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by Mark Fisher

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British Theatre Guide

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With a foreword by Chris Jones, Chicago Tribune





17 Jul 2018 The Scotsman

Theatre interview: Pitlochry’s new artistic director Elizabeth Newman plans to take the whole community along for the ride

A Pitlochry Festival Theatre preview

IF YOU want a clue about the incoming artistic director of Pitlochry Festival Theatre you’ll find it in William Blake. On her first visit to the theatre in the hills, Elizabeth Newman kept thinking of a line by the poet. “To the eyes of the man of imagination,” wrote the 20-year-old Blake, “nature is imagination itself.” For Newman, about to move to a theatre embedded in nature, inspiration lies in the landscape. From the salmon ladder and the distilleries to Explorers, the Scottish plant hunters’ garden, she is rooting herself in the environment.

19 Jun 2018 The Guardian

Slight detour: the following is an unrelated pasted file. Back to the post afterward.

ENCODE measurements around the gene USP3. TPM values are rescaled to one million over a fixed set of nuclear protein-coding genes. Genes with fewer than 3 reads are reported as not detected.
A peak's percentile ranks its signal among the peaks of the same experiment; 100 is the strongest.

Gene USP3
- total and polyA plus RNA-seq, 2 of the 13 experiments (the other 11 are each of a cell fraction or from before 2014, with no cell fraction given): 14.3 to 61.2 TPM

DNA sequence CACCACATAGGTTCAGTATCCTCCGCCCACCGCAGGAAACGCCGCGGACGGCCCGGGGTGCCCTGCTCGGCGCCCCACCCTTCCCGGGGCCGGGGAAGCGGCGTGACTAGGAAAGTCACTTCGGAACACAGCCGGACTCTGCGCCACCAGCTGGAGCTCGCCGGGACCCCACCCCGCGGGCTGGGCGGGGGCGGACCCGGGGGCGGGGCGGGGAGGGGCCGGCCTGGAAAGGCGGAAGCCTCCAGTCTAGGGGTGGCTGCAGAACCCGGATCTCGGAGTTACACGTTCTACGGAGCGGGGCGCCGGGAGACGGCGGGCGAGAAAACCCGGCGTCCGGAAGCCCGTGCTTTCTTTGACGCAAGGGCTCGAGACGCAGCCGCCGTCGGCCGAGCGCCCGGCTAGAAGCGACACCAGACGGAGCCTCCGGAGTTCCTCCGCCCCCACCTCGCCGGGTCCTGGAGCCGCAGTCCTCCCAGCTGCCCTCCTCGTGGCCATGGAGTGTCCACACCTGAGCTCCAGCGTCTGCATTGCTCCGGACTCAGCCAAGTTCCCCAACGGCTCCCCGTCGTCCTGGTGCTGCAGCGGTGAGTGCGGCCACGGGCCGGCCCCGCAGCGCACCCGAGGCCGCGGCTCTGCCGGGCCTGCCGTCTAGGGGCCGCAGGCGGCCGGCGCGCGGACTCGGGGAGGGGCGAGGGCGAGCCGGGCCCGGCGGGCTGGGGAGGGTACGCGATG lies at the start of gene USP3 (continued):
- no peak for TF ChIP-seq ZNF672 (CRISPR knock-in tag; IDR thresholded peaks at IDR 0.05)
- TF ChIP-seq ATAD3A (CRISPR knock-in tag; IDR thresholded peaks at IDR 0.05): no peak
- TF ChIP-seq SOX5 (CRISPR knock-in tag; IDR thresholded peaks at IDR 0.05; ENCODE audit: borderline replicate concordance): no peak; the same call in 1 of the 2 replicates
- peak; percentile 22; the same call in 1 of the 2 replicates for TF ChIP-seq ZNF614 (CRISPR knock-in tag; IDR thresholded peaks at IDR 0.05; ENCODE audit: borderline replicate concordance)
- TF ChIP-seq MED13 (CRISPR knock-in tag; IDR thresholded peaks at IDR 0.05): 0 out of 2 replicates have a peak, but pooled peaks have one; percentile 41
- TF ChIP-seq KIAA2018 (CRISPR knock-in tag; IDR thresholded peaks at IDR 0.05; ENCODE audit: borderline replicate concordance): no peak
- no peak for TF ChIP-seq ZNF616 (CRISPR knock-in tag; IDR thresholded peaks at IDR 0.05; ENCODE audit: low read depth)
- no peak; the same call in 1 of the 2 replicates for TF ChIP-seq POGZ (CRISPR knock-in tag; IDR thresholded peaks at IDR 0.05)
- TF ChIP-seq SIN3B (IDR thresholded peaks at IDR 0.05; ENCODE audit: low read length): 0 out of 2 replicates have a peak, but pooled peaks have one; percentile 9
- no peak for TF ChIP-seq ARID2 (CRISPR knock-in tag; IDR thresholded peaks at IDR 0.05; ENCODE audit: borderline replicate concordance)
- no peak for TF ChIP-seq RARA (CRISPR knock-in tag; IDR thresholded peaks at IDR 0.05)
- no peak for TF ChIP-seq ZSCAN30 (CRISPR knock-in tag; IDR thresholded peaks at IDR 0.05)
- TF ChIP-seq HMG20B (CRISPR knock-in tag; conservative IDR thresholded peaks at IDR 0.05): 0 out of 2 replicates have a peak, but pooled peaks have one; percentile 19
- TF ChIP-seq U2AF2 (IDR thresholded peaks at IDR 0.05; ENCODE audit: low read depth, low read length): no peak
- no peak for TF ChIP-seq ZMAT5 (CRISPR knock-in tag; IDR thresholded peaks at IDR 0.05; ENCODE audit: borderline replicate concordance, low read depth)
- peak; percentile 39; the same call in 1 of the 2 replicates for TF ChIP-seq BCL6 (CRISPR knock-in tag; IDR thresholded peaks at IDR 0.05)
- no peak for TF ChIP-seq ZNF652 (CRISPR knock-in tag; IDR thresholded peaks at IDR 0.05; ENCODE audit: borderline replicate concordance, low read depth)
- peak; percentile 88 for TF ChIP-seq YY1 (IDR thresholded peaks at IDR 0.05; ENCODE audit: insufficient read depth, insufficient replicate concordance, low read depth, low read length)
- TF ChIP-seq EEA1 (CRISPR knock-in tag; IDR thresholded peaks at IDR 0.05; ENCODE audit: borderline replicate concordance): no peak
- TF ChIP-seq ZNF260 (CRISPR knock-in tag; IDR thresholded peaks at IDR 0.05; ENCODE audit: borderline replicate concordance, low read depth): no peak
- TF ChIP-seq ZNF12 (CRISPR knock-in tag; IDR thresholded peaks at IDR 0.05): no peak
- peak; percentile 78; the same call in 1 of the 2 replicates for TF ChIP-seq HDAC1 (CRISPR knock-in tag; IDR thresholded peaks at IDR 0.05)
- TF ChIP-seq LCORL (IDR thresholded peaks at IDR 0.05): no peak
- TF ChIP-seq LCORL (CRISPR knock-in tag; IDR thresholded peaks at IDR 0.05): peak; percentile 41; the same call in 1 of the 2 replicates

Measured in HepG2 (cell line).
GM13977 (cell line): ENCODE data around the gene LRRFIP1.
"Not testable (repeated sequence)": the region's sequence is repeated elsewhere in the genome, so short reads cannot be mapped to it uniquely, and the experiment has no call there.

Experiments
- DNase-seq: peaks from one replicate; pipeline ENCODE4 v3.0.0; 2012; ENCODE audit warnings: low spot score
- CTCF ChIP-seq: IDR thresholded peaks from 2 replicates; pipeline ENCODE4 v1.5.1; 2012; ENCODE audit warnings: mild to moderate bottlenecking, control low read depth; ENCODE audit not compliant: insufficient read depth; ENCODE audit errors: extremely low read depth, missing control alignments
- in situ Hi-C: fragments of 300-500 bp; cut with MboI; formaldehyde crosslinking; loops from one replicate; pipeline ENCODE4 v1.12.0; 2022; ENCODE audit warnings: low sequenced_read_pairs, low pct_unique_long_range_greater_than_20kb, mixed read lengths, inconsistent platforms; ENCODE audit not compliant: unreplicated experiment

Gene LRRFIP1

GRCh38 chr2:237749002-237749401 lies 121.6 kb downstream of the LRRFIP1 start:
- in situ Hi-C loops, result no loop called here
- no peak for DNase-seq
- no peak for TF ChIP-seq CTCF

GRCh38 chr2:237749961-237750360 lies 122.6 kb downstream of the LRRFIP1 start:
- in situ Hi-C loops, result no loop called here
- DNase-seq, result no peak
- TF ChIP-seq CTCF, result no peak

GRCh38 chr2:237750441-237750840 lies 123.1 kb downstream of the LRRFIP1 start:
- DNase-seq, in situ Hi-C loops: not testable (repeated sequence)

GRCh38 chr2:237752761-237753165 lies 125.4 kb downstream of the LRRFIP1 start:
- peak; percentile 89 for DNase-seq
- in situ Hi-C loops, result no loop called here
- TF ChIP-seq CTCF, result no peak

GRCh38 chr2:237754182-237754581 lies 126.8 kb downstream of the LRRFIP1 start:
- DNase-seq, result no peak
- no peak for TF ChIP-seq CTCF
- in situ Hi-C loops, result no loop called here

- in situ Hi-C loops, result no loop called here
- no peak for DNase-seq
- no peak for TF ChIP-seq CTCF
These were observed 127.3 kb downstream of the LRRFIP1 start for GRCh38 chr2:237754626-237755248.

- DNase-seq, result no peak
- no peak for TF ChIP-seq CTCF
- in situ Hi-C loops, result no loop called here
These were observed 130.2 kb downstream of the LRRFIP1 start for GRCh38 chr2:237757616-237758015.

Quality Street

By JM Barrie. A Pitlochry Festival Theatre review

VALENTINE Brown is trying to persuade Phoebe Throssel that age is no barrier to their romance. She might regret the decade that has passed since he abruptly left to fight in the Napoleonic wars, leaving their love unrequited, but he’s having none of it. “Instead of growing older you shall grow younger,” he says, promising to heal the wounds of time. No prizes for guessing the playwright is JM Barrie.

BabaYaga5creditShaneReid29 May 2018 The Guardian

Edinburgh International Children's Festival

An Andy Manley and Shona Reppe theatre review

SO much of growing up is about learning the rules of the game. For a child, making sense of what is and isn’t permitted is endlessly perplexing. No surprise then that in at least two of the shows in the Edinburgh international children’s festival, the theme of rules and rule-breaking looms large. “If you follow all the rules, you miss out on all the fun,” says Christine Johnston in the title role of Baba Yaga, a co-production between Scotland’s Imaginate and Australia’s Windmill.










by Mark Fisher

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